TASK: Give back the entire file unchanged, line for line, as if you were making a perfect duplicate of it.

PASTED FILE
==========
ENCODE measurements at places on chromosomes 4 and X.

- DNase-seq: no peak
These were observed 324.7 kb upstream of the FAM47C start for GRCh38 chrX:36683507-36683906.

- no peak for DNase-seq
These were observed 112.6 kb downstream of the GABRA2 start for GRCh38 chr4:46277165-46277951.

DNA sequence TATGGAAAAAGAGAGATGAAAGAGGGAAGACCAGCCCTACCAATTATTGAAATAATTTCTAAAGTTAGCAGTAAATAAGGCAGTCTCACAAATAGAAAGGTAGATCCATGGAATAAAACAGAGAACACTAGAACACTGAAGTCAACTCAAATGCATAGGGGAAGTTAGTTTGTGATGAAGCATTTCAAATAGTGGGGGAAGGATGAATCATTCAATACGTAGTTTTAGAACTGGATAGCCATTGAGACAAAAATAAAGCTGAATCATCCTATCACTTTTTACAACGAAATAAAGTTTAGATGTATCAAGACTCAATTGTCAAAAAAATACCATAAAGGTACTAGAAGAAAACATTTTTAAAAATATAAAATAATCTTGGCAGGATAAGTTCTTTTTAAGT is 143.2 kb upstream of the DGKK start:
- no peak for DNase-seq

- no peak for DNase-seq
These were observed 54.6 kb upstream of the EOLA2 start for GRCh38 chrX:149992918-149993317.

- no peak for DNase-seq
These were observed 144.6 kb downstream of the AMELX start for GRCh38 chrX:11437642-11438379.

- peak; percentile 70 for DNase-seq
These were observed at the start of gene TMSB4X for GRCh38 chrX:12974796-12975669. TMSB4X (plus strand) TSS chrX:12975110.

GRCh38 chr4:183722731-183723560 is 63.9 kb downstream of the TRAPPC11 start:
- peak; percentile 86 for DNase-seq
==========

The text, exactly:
ENCODE measurements at places on chromosomes 4 and X.

- DNase-seq: no peak
These were observed 324.7 kb upstream of the FAM47C start for GRCh38 chrX:36683507-36683906.

- no peak for DNase-seq
These were observed 112.6 kb downstream of the GABRA2 start for GRCh38 chr4:46277165-46277951.

DNA sequence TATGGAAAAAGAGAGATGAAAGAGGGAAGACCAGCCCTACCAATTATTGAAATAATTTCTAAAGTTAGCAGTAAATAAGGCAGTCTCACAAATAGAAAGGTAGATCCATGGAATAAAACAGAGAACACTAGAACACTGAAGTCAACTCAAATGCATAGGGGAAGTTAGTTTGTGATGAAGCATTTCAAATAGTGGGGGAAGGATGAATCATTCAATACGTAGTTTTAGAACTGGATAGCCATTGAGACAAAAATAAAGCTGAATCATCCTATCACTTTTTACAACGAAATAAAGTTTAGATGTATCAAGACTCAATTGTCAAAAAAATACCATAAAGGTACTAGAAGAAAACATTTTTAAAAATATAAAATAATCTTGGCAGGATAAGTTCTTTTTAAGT is 143.2 kb upstream of the DGKK start:
- no peak for DNase-seq

- no peak for DNase-seq
These were observed 54.6 kb upstream of the EOLA2 start for GRCh38 chrX:149992918-149993317.

- no peak for DNase-seq
These were observed 144.6 kb downstream of the AMELX start for GRCh38 chrX:11437642-11438379.

- peak; percentile 70 for DNase-seq
These were observed at the start of gene TMSB4X for GRCh38 chrX:12974796-12975669. TMSB4X (plus strand) TSS chrX:12975110.

GRCh38 chr4:183722731-183723560 is 63.9 kb downstream of the TRAPPC11 start:
- peak; percentile 86 for DNase-seq